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25 Toys Parents Used To Buy Their Kids (In The 80s) That Are No Longer Okay

The 1980’s are a conundrum, it feels both like yesterday and a million years ago. It was a different world back then. Cell phones were not really a thing, TV selection was slim and there was absolutely no social media. It is a wonder how kids survived back in the day. Well, they survived by playing with toys.

Toys were a much larger part of the kid culture back in the 80’s, as there were no screens to occupy children. Kids today still play with toys, but if given the choice, a lot of them would rather watch or play on a tablet. Times change, and even if we look at the types of toys available in the 80’s we can see how much they have changed.

Remember going to the mall and begging mom for a toy? There was always that toy that every kid had to have, and parents would have no problem spending the money to indulge their little one. It turns out, the toys of the 80’s were not very safe or appropriate.

There were a lot of toys that came about in the 80’s that were banned for numerous reasons. Then there were the toys that were just not appealing and never stayed on the shelf very long, and not because they were being sold out. Either way, we have 25 toys from the 80’s that are just not allowed anymore.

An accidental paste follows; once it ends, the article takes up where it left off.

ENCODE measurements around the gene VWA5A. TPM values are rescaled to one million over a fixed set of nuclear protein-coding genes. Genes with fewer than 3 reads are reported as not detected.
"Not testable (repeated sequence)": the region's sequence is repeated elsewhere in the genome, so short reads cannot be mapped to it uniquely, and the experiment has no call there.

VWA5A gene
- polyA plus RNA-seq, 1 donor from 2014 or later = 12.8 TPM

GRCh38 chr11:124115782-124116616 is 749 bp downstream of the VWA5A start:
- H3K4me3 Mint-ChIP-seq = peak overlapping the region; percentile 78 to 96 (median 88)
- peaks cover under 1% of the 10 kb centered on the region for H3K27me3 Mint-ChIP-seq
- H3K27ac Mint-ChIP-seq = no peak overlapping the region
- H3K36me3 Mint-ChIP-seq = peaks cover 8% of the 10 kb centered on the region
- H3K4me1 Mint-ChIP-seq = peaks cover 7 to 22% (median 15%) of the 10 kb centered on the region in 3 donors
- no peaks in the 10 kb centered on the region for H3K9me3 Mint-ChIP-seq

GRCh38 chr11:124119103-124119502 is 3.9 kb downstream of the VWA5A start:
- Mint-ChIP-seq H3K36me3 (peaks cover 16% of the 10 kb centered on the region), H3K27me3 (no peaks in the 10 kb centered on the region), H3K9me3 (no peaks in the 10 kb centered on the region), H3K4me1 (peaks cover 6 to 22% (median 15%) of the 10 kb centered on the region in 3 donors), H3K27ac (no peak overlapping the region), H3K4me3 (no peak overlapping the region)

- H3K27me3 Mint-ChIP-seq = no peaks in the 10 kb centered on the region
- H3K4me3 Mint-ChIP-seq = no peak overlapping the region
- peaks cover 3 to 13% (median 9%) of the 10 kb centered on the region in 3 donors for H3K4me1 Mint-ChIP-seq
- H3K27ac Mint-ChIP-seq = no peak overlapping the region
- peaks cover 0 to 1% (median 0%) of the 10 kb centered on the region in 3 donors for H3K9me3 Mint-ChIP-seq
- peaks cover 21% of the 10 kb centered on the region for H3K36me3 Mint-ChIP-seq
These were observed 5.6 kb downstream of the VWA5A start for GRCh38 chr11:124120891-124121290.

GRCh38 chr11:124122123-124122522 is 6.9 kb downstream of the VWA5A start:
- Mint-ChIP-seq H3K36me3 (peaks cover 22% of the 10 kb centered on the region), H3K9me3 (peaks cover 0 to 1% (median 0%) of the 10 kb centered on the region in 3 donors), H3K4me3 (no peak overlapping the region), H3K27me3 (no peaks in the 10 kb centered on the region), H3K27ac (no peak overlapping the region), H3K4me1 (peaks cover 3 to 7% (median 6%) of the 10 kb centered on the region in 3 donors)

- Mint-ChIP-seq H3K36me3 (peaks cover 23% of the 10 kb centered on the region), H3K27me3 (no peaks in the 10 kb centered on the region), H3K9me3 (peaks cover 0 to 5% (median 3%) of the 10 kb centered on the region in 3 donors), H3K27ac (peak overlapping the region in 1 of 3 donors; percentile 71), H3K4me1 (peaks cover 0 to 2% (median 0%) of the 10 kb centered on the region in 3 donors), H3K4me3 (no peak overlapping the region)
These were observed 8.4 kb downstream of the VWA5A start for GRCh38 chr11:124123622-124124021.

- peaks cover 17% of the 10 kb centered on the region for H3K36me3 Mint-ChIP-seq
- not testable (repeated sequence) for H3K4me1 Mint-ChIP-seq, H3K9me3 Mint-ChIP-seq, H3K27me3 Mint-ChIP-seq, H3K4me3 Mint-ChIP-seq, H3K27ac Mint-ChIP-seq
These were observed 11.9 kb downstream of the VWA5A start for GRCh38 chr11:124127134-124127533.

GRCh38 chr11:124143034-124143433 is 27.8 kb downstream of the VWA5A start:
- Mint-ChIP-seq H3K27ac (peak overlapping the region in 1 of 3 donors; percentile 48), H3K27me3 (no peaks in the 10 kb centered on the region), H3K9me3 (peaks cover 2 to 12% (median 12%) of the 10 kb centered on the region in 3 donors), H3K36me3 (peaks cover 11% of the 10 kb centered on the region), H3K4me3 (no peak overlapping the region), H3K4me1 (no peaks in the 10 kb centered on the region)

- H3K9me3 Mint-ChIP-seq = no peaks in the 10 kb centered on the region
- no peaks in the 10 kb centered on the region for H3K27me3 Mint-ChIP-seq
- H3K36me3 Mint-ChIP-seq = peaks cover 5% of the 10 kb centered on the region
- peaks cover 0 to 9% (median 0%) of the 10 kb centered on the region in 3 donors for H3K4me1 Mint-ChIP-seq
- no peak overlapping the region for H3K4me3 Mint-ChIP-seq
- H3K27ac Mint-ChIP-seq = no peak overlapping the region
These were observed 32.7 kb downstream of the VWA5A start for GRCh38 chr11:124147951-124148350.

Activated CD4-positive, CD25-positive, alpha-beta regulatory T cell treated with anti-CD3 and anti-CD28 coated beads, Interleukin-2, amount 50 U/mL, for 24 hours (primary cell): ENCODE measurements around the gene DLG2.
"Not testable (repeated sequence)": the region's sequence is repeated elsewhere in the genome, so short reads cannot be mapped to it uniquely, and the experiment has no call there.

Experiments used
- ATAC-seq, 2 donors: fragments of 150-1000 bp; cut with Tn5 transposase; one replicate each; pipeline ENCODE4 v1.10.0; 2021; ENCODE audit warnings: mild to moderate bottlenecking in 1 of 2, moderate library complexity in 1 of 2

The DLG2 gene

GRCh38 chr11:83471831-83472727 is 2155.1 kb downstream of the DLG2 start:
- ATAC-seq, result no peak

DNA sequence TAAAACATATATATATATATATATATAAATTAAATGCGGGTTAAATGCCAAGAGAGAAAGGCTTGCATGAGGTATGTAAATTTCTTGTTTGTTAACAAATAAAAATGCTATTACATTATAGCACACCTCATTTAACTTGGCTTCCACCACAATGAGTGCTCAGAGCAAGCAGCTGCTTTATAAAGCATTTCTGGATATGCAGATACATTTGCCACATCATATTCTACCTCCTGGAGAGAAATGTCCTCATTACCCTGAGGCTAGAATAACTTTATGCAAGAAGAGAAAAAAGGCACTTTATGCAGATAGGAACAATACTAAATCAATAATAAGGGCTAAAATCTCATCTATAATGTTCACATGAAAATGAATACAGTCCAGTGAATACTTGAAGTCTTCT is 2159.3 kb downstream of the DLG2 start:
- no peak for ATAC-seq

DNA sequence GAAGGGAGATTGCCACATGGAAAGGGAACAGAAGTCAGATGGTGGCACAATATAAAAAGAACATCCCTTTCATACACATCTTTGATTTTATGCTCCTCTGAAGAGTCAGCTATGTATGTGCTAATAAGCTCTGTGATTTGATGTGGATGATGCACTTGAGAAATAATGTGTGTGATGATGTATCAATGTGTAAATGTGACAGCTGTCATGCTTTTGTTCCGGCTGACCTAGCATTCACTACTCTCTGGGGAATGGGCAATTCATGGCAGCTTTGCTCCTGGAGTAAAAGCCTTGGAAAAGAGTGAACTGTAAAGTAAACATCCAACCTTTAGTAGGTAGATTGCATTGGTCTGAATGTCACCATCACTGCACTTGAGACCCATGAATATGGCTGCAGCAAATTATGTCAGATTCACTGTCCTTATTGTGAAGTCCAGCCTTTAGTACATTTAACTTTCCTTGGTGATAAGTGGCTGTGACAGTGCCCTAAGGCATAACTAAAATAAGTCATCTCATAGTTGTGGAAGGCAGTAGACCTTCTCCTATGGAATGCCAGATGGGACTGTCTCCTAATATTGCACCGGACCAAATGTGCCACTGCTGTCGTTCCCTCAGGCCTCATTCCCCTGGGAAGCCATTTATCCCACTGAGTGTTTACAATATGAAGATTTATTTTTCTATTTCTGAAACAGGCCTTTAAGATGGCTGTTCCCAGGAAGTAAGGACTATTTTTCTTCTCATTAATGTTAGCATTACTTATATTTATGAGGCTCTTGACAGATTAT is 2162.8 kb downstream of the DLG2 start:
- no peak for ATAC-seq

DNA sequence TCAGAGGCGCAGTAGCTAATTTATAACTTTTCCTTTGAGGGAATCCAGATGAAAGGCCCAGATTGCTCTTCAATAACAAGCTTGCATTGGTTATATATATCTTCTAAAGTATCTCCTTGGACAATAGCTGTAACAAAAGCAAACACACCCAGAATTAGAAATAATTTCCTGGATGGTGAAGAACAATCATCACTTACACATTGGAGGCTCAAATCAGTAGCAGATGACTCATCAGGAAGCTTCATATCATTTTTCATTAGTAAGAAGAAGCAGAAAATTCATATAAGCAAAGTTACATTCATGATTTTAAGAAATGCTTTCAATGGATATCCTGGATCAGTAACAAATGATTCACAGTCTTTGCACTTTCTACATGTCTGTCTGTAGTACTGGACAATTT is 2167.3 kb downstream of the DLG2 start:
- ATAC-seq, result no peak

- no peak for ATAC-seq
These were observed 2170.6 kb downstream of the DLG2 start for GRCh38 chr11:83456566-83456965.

25 Slap Bracelets

Slap bracelets bring back a lot of memories for a lot of people out there. They were one of the hit things to have in the 80’s and even peaked into the 90’s as well. They were also cheap, which caused mom and dad to happily spend their money on them. These seemingly harmless fashion accessories were eventually pulled from the shelf because they were dangerous.

These bracelets were essentially a metal band that had a fabric covering over it. When you ‘slapped’ it against your wrist, it would coil around making the bracelet. It did not take long for the fabric covering to wear away and the metal would start cutting into the wrists of a lot of children.

24 Monster Science Colossal Water Balls

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Children are fascinated by science and magic. This popular toy was a little bit of both and it fascinated children all over. Monster Science Colossal Water Balls (or water balls for short) were very popular among children. They were small capsules that when placed in water would expand to be about 400 times its original size. Sounds pretty cool.

Unfortunately, they would also do this when ingested. There were reports of children swallowing these capsules, and because the inside of our bodies is liquid, they were expanding inside. These did not show up on any X-rays either and required surgery to remove.

23 Aqua Dots

Many would think that the simple solution to some of these problems would be to teach children not to put small things in their mouth. If anyone thinks it is that easy, they do not have children. Children are notorious for putting things in their mouth and swallowing, and parents cannot watch them every second of every day. Hence the problem with this toy as well.

Aqua dots were small beads that when arranged into a design and sprayed with water, they sealed in place. It seemed like a great way for children to explore their creativity. The oversight came when this company made these dots with a slightly toxic paint and plastic. Something not meant to be ingested.

22 Kite Tube